The One Show: Emma Willis recalls husband Matt’s proposal
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As a keen fitness fanatic, The Voice host has shared video footage of her intense workout routines and revealed her purchase of a £1,195 interactive mirror for her home gym, which provides over 300 live and on-demand workouts including pilates, barre, HIIT (high-intensity interval training) and more. Yet back in 2019, Willis opened up about when she started to experience some bizarre and uncomfortable symptoms that led to her seeking the help of a nutritionist.
In an interview, the 46-year-old said: “I was feeling really s*** and low at the beginning of the year. I wasn’t me, and I didn’t know why.
“Normally, I’m a very positive, happy person and suddenly I wasn’t, and that really affected me.
“I went to see a nutritionist, who did some tests, and it turned out to be lots of different things that were all over the place.
“I had a bunch of blood tests done and they came back not great. I had quite a few inflammation markers that came back.
“I had really low hormones, really high cholesterol and things weren’t good.”
Some of the symptoms that Willis was suffering from included stress, inflammation, puffiness, bloating and fatigue.
In order to manage her sudden symptoms, Willis went on a six-week cleanse, to get her health back on track. She added: “Stress, inflammation in my body, as well as being puffy and bloated, and I was just knackered.
“You don’t realise that those things affect your body in the way that they do, until you’re not in a good place. I had to reassess everything.
“It took a while but I felt so much better by the end of it. It’s an annoying thing. It’s constantly looking after yourself.”
As the NHS points out, eating a healthy, balanced diet is an important part of maintaining good health, and can help you feel your best.
The health body goes on to state that the most common reason for symptoms such as bloating is having a lot of gas in your gut. This can be caused “by some food and drinks, such as some vegetables and fizzy drinks, or by swallowing air when you eat”.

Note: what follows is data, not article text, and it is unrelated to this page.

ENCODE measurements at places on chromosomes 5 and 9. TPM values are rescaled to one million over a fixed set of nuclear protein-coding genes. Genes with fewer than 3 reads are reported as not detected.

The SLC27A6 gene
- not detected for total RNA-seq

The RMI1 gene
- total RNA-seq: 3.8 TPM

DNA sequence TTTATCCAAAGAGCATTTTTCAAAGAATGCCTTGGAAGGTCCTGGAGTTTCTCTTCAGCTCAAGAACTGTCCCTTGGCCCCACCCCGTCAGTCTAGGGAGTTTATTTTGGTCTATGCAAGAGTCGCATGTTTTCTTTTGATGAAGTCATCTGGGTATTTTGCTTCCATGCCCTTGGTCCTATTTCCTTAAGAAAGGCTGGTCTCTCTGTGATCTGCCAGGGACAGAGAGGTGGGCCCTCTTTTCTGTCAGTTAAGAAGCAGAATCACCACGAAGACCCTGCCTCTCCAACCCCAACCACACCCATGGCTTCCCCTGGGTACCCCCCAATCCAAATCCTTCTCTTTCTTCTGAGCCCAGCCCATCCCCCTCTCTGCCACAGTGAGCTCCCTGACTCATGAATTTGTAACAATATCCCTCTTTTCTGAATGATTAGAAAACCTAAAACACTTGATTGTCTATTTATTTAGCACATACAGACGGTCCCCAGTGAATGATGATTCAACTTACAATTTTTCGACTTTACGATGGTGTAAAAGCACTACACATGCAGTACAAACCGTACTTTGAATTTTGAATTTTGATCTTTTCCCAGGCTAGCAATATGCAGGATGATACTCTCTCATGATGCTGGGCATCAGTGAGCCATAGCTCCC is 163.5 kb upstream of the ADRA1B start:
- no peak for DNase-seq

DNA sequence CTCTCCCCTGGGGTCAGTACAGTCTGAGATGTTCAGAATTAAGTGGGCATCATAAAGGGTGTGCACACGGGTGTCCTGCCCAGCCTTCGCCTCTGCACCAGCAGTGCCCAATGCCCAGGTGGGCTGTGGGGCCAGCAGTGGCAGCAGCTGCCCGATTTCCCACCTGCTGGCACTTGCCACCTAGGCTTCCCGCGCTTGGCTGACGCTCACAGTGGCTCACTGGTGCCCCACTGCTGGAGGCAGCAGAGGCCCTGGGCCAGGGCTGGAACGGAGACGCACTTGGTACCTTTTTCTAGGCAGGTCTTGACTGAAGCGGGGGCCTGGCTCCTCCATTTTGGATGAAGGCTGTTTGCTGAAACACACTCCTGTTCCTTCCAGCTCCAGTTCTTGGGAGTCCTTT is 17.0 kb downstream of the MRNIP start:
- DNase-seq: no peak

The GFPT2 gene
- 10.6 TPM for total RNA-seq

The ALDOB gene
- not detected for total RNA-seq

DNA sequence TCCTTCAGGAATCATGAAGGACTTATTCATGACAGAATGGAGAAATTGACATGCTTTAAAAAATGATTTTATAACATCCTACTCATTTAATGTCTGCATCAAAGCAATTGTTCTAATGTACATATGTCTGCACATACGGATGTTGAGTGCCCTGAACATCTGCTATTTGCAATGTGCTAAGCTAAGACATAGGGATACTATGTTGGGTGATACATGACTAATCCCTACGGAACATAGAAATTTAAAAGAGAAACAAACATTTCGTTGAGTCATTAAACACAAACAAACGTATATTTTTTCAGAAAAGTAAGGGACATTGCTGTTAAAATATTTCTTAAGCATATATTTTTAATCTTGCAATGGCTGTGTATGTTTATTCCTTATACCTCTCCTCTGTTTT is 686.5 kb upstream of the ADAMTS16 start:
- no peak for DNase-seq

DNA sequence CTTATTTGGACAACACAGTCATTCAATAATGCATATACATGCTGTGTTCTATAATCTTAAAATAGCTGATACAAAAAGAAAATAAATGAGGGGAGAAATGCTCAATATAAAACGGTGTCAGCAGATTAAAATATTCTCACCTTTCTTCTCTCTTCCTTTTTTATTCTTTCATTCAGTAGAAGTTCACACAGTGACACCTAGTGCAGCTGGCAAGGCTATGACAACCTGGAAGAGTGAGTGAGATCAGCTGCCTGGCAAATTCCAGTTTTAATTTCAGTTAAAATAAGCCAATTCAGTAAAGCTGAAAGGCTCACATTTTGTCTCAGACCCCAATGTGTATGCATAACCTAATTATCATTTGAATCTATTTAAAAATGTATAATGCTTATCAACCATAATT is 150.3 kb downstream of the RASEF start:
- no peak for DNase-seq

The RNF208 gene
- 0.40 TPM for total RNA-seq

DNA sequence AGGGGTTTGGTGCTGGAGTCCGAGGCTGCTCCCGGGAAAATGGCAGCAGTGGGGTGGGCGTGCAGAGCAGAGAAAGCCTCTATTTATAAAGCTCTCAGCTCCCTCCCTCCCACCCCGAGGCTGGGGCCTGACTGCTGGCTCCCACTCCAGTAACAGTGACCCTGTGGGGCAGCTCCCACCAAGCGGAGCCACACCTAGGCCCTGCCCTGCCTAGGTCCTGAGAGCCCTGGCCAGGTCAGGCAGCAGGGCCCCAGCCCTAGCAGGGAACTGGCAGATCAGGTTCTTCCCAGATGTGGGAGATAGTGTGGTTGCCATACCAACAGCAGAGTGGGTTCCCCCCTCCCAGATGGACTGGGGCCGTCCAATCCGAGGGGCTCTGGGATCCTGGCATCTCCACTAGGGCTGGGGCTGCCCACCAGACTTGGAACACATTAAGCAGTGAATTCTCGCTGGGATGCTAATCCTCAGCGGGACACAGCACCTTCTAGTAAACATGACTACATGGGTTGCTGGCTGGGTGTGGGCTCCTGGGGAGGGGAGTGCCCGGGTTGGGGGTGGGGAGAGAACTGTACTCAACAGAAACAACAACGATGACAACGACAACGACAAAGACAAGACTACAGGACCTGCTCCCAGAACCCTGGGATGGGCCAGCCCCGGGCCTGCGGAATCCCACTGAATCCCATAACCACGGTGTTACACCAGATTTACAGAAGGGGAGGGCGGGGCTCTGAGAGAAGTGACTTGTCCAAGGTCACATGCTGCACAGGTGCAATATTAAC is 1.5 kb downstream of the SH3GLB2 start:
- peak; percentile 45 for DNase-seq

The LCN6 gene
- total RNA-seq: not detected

Bloating can also be a sign of more complex health problem such as:
- A food intolerance
- Coeliac disease
- Irritable bowel syndrome (IBS).
Catherine Crow, a holistic Nutritional Therapy Practitioner added: “Bloating is a feeling of fullness, tightness or distention in your belly area that often makes one feel overly full or uncomfortable.
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“Dieting and food restriction are common causes of bloating because it tells your body to slow the metabolism, dialling down your digestive juices over time.”
In order to avoid bloating, Crow provided the following advice on both lifestyle choices and foods to eat:
- Consume enough nutrients and calories to support your body’s cellular metabolism and energy production.
- Avoid over-exercising – too much exercise, especially when the diet is poor or restricted, is a sure way to send your body running for safety by slowing the metabolism, and that means weaker digestion.
- Reduce stress around meal time – stress decreases your digestion significantly, as your body directs energy elsewhere.
- Avoid foods that can be hard to digest, such as dairy (especially if you are lactose intolerant) and gluten.
- Eat things that are easy to digest, especially when it comes to carbohydrates – think fruits, root vegetables, and squashes.
In addition to dietary requirements, individuals with low oestrogen levels can be at risk of multiple symptoms, including an increase in cholesterol levels.
Cholesterol levels increase when individuals have too much of a fatty substance in the blood. One study followed 1,054 women in their 40s and early 50s who were still menstruating when they entered the study, but had stopped by the time follow-up ended about nine years later. The menopause-related cholesterol increase was seen for all women in the study, regardless of their prior cardiovascular risk factors, suggesting that menopause has a similar influence on blood lipid, or fat, levels for all women.
Dr Deborah Lee, from Dr Fox Online Pharmacy, spoke about this increase in cholesterol during the menopause, and the best way to decrease levels. She said: “Menopausal women experience a dramatic fall in their oestrogen levels, which is thought to cause unfavourable changes to the lipid profile. This is one of the reasons why women’s risk of heart disease increases steeply at and after menopause.
“It may be comforting for women to know if they are taking HRT [hormone replacement therapy], that this is likely to be having a beneficial effect on their cholesterol levels.. HRT also slightly lowers blood pressure and reduces calcification in the arteries, and all of these changes are all beneficial to lower the risk of heart disease.”
HEART UK, the UK’s leading cholesterol charity, explains that what you eat can also have an affect on your cholesterol levels. A “healthy heart diet” consists of fruit, vegetables, healthy sources of protein such as beans and pulses, low-fat dairy products, cutting down on sugary foods and drinks, high-fibre foods and eating three small meals a day with one or two healthy snacks in between.
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